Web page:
Are option models the future of discounts and valuation?

BVWireIssue #85-2
October 14, 2009

The Summit hallways “buzzed” with Laro’s remarks, with some practitioners wondering how the IRS could successfully challenge the same methods that its own experts and examiners use. At the same time, they agreed with Laro’s assessment that the conference sessions could “permanently change the direction of DLOM.”

To make best practices more transparent, Jim Hitchner moderated a three-hour discussion by Bob Duffy, Linda Trugman, Kevin Yeanoplos, and Jay Fishman in which each panelist independently prepared—and defended--their DLOM conclusion from a Mandelbaum-based case study. 

The experts largely agreed that the commonly-applied DLOM analyses “have served us well and continue to do so,” Hitchner said, with somewhat more consistent emphasis on the restricted stock studies. But, “the future of valuation—not just DLOM, is option analysis,” he said, and Duffy agreed. “We started including option models in our reports—and I strongly urge you to do the same,” he said. Not only does the report become an expert’s entire direct testimony in litigation, but given the lag time between the valuation and trial—which may be years, by the time the expert takes the stand, “I guarantee you, everyone will be using the option pricing models,” Duffy said. “They will be state of the art.”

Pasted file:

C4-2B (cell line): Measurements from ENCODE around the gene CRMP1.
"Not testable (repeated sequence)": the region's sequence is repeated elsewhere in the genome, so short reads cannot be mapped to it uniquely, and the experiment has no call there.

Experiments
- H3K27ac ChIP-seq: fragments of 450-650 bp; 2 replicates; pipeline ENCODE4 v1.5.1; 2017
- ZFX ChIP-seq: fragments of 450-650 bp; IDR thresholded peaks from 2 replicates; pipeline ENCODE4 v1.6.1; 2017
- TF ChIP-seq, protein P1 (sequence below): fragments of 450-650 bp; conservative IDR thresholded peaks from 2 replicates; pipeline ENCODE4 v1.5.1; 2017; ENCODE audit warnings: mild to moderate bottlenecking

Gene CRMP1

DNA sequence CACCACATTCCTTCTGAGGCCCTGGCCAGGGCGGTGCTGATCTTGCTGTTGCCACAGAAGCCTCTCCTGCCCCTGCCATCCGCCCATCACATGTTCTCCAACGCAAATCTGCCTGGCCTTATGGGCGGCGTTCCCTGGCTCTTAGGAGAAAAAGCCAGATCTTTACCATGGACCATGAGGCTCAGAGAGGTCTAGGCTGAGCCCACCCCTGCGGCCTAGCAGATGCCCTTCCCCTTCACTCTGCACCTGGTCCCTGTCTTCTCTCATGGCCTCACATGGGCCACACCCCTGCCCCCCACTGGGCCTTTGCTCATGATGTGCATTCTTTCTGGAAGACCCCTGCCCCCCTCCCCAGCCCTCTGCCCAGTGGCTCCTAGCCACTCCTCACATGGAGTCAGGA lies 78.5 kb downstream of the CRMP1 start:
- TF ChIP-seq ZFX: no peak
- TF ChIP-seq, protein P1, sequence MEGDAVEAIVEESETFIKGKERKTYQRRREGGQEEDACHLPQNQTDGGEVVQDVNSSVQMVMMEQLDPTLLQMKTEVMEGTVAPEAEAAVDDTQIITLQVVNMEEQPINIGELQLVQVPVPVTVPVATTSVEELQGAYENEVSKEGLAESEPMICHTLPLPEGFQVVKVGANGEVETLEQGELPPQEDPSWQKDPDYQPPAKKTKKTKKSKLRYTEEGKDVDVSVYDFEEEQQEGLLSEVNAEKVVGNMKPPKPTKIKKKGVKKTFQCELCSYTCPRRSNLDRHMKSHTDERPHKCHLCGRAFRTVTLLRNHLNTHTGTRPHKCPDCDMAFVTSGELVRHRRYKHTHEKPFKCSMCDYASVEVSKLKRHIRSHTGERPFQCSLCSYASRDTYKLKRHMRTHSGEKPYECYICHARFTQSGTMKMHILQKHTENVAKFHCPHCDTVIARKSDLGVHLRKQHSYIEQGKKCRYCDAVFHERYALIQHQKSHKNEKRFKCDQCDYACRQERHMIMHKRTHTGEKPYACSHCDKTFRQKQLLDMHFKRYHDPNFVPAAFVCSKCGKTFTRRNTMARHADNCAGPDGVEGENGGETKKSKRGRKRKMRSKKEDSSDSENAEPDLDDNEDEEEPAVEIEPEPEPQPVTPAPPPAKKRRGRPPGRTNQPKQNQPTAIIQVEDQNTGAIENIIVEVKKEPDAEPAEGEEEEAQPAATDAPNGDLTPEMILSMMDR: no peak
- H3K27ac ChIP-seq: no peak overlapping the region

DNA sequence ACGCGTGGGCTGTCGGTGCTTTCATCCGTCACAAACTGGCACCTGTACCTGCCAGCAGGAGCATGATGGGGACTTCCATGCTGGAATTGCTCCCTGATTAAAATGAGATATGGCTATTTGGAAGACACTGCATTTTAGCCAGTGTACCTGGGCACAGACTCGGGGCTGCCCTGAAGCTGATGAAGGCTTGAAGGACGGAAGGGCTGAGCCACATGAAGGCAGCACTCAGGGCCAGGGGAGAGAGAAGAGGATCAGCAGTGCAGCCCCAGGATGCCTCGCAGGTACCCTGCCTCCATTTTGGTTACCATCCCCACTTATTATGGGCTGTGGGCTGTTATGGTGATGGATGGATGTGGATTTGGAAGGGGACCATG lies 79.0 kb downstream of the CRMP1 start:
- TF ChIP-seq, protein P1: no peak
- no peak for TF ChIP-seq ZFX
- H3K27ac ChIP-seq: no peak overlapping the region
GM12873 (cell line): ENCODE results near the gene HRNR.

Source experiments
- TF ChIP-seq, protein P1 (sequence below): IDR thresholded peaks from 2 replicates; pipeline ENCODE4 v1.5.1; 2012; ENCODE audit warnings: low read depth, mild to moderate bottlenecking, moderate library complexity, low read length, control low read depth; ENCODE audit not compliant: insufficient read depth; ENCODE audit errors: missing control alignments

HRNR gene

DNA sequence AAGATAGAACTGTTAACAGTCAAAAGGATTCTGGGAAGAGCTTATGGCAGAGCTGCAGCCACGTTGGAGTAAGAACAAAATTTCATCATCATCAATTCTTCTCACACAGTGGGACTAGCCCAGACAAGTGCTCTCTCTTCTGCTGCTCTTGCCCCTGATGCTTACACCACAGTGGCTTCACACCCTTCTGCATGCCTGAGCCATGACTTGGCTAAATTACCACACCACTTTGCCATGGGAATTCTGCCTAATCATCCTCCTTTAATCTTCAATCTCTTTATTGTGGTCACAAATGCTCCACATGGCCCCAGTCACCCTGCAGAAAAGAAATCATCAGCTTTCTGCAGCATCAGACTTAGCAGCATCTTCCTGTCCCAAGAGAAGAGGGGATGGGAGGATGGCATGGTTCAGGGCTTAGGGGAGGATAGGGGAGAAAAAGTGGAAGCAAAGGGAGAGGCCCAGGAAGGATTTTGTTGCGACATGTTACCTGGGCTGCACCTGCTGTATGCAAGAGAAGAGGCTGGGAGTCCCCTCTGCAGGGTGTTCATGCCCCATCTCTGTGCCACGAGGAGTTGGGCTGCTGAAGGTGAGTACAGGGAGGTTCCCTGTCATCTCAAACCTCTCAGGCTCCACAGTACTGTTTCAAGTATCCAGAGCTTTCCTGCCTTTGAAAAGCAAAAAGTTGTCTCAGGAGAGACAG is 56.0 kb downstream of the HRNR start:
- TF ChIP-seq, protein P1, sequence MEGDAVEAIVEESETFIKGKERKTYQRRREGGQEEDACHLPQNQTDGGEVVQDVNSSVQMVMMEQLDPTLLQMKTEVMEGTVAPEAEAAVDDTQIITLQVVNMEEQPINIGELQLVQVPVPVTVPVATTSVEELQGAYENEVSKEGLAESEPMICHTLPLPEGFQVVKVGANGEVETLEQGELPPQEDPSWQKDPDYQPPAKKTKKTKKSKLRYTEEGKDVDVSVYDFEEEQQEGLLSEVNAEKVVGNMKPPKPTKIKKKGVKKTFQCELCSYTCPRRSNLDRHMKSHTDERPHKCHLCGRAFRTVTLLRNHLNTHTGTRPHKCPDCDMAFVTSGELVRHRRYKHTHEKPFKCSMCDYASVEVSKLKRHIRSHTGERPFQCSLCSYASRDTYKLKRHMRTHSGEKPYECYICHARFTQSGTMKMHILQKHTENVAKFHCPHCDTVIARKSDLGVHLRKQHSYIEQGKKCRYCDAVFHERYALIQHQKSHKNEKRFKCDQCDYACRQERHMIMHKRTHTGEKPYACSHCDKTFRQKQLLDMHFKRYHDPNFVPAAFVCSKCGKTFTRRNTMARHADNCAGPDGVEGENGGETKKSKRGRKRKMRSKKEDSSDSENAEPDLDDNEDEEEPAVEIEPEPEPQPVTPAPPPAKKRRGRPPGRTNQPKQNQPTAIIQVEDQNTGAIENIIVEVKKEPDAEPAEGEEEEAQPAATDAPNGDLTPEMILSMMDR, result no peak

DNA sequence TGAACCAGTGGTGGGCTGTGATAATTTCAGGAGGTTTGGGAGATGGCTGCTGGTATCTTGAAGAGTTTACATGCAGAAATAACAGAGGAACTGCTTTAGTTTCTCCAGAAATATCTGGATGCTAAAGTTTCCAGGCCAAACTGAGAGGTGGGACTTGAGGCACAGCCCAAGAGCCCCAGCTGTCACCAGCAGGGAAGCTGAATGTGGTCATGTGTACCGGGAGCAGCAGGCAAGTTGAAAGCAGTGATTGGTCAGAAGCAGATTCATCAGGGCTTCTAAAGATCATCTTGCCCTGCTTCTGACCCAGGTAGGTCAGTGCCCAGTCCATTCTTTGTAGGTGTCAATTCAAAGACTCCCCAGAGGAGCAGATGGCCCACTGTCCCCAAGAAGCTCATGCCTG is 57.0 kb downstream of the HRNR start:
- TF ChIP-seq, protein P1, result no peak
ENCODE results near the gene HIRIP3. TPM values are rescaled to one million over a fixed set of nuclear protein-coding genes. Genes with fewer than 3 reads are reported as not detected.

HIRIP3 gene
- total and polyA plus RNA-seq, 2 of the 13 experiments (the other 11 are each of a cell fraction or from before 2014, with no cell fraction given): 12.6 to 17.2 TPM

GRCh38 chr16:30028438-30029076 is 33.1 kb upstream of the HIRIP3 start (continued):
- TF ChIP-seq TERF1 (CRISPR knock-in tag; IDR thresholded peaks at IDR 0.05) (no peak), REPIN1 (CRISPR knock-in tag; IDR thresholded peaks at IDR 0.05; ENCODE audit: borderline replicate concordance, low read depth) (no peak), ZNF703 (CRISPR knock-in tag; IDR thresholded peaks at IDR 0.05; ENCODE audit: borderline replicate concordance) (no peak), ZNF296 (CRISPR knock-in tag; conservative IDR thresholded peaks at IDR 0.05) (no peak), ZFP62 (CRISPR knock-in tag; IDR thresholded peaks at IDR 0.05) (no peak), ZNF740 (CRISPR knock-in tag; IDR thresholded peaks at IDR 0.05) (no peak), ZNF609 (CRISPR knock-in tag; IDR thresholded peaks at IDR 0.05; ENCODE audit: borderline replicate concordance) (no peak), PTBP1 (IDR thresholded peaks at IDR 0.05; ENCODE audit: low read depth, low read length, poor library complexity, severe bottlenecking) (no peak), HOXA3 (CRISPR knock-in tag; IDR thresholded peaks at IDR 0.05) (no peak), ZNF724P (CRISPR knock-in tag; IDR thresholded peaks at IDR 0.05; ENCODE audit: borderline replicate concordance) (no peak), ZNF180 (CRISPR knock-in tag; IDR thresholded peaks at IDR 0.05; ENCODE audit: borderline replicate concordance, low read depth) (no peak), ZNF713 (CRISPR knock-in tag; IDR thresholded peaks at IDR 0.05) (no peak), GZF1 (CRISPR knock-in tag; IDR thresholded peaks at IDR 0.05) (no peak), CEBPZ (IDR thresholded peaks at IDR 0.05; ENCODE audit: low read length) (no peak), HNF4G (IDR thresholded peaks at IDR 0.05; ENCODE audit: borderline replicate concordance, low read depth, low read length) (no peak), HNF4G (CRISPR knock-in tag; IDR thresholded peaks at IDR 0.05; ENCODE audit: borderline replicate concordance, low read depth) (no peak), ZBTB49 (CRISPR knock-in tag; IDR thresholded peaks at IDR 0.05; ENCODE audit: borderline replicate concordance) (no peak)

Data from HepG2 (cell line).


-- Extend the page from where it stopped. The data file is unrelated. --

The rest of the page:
Each panelist offered similar strong opinions. For instance:

  • Trugman’s shop is currently working on a new analysis of the data that shows “discounts are not really correlated with size or growth or other operating measurements” in many of the commonly used studies.
  • Yeanoplos urged attendees to take “a much closer look” at the QMDM. “It’s internally consistent with the assumptions in your income approach,” so that at least any subjective factors remain constant—making it a very strong comparative tool when combined with other methods.
  • “Do not use any of these methods unless you understand their strengths and their weaknesses,” Fishman cautioned. “Don’t go disarmed into the DLOM wilderness.

Did the experts reach any consensus? Based on the same set of facts—but applying various methodologies, Duffy and Trugman concluded a 40% DLOM, Yeanoplos was at 45%, and Fishman at 55%. To learn how they all got there, read a complete report in the next (November 2009) Business Valuation Update™.

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